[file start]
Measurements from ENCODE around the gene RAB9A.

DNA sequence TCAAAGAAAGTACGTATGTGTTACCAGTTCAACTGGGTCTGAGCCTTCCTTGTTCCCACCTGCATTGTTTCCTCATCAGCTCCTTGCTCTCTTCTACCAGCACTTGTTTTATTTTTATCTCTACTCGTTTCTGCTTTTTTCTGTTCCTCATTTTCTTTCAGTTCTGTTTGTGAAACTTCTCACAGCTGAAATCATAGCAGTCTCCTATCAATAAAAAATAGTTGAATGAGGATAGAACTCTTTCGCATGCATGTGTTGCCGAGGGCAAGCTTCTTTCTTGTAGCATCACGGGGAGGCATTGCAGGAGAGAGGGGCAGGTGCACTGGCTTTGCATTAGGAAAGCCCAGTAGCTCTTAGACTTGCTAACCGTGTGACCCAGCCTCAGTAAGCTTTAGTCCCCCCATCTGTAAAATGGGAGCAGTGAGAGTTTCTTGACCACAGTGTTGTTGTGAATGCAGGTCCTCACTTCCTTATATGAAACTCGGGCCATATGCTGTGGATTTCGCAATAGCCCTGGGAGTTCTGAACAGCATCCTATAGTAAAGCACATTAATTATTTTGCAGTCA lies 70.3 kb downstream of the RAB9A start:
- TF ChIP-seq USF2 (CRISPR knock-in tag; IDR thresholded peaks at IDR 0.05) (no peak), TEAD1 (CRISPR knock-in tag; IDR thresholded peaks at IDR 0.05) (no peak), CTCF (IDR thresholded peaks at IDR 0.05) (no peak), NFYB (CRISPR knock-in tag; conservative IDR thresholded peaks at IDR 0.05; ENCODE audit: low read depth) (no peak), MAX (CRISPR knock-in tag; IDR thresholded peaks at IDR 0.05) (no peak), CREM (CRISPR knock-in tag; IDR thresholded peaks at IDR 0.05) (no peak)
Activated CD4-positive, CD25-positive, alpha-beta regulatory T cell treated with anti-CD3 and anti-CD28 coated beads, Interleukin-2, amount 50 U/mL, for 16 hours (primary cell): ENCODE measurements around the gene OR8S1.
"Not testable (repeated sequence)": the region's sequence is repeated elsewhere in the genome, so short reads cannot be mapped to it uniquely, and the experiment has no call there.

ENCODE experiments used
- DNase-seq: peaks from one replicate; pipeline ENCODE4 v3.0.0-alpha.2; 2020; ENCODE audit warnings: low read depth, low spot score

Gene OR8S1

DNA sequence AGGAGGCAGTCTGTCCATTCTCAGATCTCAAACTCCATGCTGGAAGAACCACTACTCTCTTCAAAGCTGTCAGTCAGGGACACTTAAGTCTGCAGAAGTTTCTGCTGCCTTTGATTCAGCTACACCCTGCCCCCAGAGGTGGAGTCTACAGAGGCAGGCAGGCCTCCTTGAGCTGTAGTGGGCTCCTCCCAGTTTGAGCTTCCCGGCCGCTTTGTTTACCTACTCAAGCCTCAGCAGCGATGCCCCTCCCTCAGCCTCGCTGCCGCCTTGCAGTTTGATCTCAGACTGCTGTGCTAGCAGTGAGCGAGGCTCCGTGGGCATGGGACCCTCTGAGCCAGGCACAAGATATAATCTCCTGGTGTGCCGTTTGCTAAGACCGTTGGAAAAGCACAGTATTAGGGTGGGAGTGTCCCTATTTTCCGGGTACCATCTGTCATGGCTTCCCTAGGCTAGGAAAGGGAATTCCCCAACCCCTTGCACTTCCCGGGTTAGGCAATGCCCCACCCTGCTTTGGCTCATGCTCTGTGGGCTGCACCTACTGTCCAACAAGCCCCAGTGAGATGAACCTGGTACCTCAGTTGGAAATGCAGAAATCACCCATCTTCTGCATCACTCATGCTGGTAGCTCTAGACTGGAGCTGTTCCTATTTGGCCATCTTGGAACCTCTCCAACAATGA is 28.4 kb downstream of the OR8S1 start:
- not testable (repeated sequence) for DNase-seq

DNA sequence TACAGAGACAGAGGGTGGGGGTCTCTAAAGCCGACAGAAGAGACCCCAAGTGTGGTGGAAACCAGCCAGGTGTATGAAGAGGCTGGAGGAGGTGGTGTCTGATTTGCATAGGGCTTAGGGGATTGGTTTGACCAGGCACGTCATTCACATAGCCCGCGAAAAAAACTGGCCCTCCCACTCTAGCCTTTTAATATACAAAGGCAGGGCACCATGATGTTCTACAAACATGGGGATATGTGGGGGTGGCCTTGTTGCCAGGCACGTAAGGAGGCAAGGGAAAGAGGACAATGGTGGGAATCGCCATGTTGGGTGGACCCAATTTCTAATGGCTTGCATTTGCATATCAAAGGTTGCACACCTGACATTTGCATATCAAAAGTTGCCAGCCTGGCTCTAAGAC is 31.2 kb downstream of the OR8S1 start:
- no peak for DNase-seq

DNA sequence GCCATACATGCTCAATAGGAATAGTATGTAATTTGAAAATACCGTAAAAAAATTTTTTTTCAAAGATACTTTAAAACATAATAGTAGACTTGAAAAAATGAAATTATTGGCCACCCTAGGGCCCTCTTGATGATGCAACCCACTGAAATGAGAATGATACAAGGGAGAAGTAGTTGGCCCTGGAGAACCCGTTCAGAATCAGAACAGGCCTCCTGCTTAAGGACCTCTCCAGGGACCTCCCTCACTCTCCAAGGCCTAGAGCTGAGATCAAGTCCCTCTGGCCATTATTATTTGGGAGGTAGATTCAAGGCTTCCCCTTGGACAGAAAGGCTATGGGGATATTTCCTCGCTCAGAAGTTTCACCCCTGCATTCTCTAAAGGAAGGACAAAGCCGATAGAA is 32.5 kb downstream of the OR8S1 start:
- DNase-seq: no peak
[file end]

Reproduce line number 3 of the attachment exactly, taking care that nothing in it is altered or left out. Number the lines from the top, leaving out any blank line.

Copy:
- TF ChIP-seq USF2 (CRISPR knock-in tag; IDR thresholded peaks at IDR 0.05) (no peak), TEAD1 (CRISPR knock-in tag; IDR thresholded peaks at IDR 0.05) (no peak), CTCF (IDR thresholded peaks at IDR 0.05) (no peak), NFYB (CRISPR knock-in tag; conservative IDR thresholded peaks at IDR 0.05; ENCODE audit: low read depth) (no peak), MAX (CRISPR knock-in tag; IDR thresholded peaks at IDR 0.05) (no peak), CREM (CRISPR knock-in tag; IDR thresholded peaks at IDR 0.05) (no peak)